happens to the firefighting forces when all us college kids have to leave?
Last year Montana and Idaho let students go back to school late. Is there
anything like that happening this year or do we have to skip fall semester
if we want to remain on our crew?
Teacher's Pet Hooked on Fire
||My opinion (yea I know) is: a huge percentage of the changes, reforms
whatever you call it has come about when a deep emotion was twicked and it
started a rolling effect in other people. MADD, Mothers Against Drunk
Drivers, did not start by someone saying "oh today I think I will
start an organization against drunks" no, it started when a child was
killed, BIG emotion there folks.
Megan's Law, is about child killers......and the list goes on and on. I
don't trust the powers that be in any field to make appropriate decisions
for public safety based on percentages, dollars and the impact to the
environment etc. Good grief look at Firestone......we have a bigger
investment in the Shelter controversy than anyone other than our FF
themselves. We have invested a lifetime of care, love, emotion, commitment
to these people out there on the line. And all those investments can move
mountains once it gets moving.
Even if we just let the "powers" know we are watching them,
it will make a difference. Yes we need to educate ourselves abt the
shelters, but I don't have to know the ratio's, the fabric content, the
percentages etc. I leave that to the experts.
I want to know they are "activity" working on a better
shelter and I want some type of accountability from the
"powers". I would be willing to bet that everyone on this list
would be willing to buy one of the new shelters themselves if they were
available for their family member. Personally we would have to buy four
but we would do it today if we could. (I'll sell the house).
I do apologize if anything I've written in the past was taken as an
attack. Not intended at all. Everyone has their own agenda and I
understand job security and all that. I just want every FF out there to
have the best equipment possible....and if it is sitting on a drawing
board or a conference table, then someone needs to get involved and get it
||I just got caught up on what's been going on with They Said (great job
Abs!!). Firefighter Jane is right on with her message on August 8. I don't
support the personal attacks I've seen in other messages but I do
understand the frustration of people that chose to vent that way.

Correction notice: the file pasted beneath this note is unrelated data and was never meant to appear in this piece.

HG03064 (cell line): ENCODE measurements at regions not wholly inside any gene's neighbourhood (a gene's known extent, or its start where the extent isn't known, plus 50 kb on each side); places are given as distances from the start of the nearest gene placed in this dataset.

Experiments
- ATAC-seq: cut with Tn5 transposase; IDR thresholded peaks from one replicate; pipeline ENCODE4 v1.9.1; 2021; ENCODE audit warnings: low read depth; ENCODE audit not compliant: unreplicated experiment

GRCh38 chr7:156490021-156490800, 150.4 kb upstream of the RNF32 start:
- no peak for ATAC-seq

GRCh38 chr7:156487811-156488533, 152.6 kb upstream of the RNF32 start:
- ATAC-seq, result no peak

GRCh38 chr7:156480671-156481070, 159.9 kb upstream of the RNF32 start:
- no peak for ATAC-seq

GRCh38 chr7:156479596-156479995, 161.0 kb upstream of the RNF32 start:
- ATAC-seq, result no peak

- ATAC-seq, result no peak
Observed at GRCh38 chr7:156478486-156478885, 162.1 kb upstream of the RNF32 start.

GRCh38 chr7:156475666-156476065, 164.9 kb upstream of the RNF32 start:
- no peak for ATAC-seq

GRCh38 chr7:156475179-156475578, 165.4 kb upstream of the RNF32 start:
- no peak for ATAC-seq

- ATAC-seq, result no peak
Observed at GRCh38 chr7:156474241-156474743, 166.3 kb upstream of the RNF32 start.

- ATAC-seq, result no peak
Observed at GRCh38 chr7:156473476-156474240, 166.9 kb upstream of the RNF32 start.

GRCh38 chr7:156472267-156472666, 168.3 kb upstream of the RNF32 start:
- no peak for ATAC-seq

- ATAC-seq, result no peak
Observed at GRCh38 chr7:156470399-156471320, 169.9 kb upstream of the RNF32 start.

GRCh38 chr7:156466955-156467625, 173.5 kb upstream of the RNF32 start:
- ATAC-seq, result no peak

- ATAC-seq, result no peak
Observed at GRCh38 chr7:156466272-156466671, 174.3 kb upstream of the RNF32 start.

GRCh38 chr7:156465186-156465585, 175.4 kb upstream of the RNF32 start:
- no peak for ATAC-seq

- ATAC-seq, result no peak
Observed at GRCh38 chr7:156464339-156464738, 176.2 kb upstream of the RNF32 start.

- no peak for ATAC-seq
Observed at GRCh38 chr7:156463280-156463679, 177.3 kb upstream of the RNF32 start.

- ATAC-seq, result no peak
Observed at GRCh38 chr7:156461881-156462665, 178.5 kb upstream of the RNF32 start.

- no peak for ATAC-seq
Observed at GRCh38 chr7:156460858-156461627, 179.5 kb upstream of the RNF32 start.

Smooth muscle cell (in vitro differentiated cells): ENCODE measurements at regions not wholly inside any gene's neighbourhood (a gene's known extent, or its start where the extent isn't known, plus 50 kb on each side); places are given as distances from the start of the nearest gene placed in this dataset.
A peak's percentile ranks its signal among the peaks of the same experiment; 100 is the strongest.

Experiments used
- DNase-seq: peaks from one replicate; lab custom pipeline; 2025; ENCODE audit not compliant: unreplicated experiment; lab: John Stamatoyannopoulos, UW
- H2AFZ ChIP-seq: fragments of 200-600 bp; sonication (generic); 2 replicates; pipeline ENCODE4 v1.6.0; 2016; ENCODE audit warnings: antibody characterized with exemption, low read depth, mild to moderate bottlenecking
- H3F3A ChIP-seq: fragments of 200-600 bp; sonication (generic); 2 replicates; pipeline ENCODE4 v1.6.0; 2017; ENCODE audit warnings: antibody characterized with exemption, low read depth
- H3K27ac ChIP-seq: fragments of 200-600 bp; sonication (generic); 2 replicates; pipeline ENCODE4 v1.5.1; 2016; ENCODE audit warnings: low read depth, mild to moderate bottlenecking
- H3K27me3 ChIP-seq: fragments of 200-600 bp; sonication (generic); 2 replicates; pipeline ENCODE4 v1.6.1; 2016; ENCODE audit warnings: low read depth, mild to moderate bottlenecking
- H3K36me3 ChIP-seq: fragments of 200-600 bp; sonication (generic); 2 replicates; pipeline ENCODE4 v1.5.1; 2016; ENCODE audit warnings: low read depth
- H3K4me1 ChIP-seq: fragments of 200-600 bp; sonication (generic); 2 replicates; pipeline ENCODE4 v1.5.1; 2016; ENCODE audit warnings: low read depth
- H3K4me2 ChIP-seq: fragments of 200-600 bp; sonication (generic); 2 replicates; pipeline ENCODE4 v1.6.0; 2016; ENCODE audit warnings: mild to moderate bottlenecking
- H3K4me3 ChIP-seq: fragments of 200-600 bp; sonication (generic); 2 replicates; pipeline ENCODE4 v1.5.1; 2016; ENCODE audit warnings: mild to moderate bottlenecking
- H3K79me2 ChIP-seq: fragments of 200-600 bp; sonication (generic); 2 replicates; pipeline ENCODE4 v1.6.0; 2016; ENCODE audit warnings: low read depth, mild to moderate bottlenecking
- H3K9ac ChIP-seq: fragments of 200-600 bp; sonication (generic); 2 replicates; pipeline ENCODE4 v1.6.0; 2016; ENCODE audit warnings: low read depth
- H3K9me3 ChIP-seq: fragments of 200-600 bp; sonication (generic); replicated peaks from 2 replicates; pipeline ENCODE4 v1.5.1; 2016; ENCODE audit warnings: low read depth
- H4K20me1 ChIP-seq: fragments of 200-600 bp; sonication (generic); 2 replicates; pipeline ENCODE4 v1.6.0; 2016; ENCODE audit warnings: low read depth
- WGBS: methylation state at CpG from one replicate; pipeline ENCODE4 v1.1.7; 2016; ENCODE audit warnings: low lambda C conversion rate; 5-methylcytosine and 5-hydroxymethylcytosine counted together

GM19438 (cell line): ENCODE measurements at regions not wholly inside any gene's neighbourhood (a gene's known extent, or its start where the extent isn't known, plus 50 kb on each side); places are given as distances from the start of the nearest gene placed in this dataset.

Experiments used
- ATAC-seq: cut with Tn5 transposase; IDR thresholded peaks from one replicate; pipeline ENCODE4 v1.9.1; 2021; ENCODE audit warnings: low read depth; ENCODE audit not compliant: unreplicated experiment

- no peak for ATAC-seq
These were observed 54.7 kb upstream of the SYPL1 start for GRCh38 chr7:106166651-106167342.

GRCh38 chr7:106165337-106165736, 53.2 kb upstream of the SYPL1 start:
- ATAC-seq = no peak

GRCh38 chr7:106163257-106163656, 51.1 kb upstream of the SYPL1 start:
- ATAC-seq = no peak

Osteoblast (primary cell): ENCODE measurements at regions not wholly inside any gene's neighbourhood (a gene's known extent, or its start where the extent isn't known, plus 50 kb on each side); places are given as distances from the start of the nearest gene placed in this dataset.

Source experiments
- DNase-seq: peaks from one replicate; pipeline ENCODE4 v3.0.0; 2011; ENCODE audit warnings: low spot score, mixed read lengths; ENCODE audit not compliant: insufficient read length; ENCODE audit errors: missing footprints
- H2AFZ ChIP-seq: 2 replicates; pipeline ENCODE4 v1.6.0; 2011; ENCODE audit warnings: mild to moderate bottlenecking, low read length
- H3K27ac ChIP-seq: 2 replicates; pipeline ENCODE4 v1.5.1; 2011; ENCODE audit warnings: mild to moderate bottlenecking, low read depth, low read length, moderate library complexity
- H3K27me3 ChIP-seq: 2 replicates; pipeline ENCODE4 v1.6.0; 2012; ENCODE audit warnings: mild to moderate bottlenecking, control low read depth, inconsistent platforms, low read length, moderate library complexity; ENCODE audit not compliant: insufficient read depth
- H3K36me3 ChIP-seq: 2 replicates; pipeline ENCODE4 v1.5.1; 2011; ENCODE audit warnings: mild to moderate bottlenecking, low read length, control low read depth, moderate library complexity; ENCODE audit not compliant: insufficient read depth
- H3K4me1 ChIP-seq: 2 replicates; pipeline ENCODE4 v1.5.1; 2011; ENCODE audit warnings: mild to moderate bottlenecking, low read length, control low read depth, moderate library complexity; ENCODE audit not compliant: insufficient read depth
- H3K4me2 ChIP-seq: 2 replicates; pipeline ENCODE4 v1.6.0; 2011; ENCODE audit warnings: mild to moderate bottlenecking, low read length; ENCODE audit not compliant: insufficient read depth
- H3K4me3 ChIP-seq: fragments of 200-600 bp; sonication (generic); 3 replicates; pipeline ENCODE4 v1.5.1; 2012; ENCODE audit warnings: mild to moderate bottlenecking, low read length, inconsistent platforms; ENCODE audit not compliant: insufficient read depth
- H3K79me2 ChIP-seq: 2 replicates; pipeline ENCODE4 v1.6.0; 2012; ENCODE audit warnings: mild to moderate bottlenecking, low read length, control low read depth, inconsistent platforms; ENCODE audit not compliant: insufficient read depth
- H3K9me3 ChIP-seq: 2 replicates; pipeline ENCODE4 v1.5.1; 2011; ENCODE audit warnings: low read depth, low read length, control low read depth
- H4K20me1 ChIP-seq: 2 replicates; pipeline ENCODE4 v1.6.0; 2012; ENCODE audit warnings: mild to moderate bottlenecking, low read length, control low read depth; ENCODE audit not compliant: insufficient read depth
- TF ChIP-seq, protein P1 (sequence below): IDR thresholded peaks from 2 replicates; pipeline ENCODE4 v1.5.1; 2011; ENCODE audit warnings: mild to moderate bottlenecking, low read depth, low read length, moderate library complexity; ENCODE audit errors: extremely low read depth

Old Fire Guy is right in part but I don't agree with him on one point.
We do have to question those that shoulder the responsibility of national
leadership, if the leaders don't lead.
JW gave some good points too but someone needs a kick in the @$$
somewhere. I can't believe that no one has updated the old MTDC specs.
With all of the technological advances we have seen over the last 10-20
years, we need leadership to bring us forward. As Jane said there has been
no work on the material that makes up the fire shelter until Roth came
around. 6-7 years later still no improved shelter other than Roth's. MTDC
should be working with Roth but it doesn't look like they have. What's up
My 2 cents ---if you're not going to lead, get out of the way.
Be safe out there!
Here's the info on Fast Track from July: FAST
In FAST TRACK, training is expedited both in class and on the job.
Critical to the program is the small group approach to OJT on incidents. A
Fast Track Training Coordinator (experienced aviation person) mentors 5 to
6 trainees who, as a group, are assigned to the incident. The mentor works
with the aviation person and other team overhead on the incident to assure
that necessary training is obtained to meet task book requirements.
Individuals in the program have the benefit of individual feedback.
||BG, Here you go.
THE SITUATION . . . Continuing nationwide shortage of Air Operations
Branch Directors, Air Support Group Supervisors, and Helibase/Helicopter
Managers. This shortage will only worsen in the future due to retirements.
Current system is unable to provide enough training opportunities and
trainee assignments to fill this void.
WHAT IS FAST TRACK? Designed to address the shortage situation, the
Region 5 FAST TRACK Aviation Training and Qualification Program is an
"accelerated development" program that provides training and
experience in a condensed timeframe.
As an example, four required courses that are presently only available
or offered at the rate of one course per year are presented all in one
year. Emphasis is then placed on obtaining immediate and ongoing
on-the-job experience for the Fast Track participant. In a best-case
scenario, a participant could move from their current level of expertise